Residents condemn illegal water harvesting 

Source: Residents condemn illegal water harvesting – NewsDay Zimbabwe


HARARE residents have condemned the unlawful harvesting of water at wetlands by bulk supply companies and warned that the city’s groundwater risks being depleted.

There is a proliferation of bulk water companies, mainly in Belvedere, which is in the vicinity of Monavale Vlei, a Ramsar wetland.

Combined Harare Residents Association (CHRA) programmes manager Reuben Akilim said the continued destruction of wetlands was a result of lack of political will to implement tough polices against the practice.

“Lack of regulation of underground water has seen the emergence of water mining commonly known as commercial water abstraction,” Akilim said.

“The pace of ground water abstraction in the city, especially in Belvedere, is not sustainable as we have seen the lowering of the water table in the city and with the rate of ground water recharge which has been affected by destruction of wetlands there is need to urgently take serious action.”

Groundwater is an important component in maintaining hydrological cycle with wetlands.

Harare Wetlands Trust programmes manager Celestino Chari said illegal water harvesting had resulted in wells and boreholes drying up earlier in the year than before.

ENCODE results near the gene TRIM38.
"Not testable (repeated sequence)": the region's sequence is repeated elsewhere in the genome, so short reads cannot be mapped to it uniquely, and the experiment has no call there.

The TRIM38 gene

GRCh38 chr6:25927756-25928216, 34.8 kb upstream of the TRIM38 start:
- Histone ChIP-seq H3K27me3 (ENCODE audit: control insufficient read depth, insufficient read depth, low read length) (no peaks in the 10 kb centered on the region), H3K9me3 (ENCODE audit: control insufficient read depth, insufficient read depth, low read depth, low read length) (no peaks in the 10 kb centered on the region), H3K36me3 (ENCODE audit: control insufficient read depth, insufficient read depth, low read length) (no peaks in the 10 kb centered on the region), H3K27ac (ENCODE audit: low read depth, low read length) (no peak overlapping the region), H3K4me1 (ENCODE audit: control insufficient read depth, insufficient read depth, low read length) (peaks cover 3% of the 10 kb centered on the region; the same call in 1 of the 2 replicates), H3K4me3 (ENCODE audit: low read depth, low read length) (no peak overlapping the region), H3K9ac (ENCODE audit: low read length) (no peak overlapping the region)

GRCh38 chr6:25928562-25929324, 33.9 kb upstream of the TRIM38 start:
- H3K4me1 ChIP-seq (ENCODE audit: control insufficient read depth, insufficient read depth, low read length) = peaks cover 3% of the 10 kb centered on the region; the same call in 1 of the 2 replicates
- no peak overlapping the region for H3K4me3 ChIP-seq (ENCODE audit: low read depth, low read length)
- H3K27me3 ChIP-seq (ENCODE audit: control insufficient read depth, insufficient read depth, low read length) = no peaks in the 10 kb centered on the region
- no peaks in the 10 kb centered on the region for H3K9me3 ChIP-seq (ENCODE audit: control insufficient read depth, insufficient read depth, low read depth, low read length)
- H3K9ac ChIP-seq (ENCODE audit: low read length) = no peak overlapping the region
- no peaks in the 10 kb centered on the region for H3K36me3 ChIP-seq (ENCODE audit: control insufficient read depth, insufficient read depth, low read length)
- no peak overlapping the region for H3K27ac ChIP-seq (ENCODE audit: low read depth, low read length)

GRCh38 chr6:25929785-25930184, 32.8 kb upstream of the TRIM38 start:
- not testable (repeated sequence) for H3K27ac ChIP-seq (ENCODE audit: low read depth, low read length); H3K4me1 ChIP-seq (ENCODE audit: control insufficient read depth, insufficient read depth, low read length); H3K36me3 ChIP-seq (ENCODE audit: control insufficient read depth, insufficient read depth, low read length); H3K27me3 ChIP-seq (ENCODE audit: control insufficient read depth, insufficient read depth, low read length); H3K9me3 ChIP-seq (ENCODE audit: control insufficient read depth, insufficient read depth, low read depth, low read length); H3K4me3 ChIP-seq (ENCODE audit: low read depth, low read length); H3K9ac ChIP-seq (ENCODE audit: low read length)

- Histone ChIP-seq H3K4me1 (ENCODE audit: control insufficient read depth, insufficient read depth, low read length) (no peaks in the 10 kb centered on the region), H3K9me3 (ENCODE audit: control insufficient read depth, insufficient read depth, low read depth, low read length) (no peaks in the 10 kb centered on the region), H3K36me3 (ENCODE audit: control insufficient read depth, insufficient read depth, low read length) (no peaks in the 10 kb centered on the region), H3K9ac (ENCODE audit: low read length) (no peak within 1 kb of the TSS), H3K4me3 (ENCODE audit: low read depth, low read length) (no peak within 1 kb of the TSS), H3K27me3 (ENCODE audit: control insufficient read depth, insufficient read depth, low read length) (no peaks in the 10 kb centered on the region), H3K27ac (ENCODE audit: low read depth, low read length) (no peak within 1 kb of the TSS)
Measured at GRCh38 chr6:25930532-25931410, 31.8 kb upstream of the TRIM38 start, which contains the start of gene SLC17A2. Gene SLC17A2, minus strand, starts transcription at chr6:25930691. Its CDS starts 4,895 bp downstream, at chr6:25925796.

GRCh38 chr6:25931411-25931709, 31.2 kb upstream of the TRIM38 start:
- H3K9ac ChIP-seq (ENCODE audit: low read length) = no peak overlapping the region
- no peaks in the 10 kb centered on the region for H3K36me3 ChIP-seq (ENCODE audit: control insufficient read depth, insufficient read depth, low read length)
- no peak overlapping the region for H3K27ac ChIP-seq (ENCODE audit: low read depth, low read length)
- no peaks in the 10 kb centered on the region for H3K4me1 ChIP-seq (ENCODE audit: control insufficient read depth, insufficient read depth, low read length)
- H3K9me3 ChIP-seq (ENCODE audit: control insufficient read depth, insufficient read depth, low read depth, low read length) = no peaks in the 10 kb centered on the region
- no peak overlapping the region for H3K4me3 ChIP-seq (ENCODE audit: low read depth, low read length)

“Wetlands act as sponges that soak up rainfall and retain water within the local ecosystem and gradually release it downstream.  This provides an opportunity for water to infiltrate into the ground and so make an important contribution to the recharge of groundwater resources,” Chari said.

He said this spelled disaster as the lifespan of the city’s wetlands could not be guaranteed if the practice was left unchecked.

“Development on wetlands results in the loss of the natural vegetation cover and replacement with paved surfaces in the form of roofing, roads and ground paving; this leads to greatly increased runoff, reduced local retention of water and so reduced infiltration to groundwater and thus directly contributing to reduced availability of groundwater.”

Harare Residents Trust director, Precious Shumba urged the local authority to force the bulk water and borehole companies to regularise their operations.

“The reality is that most people have converted their residential stands to commercial without following the necessary procedures before getting into business. The real issue is the widespread depletion of underground water,” Shumba said.

“These company owners are being selfish, doing what they are doing.

The City of Harare must regulate the drilling of boreholes in residential areas and the companies need to work with relevant authorities as they are clearly evading the necessary.”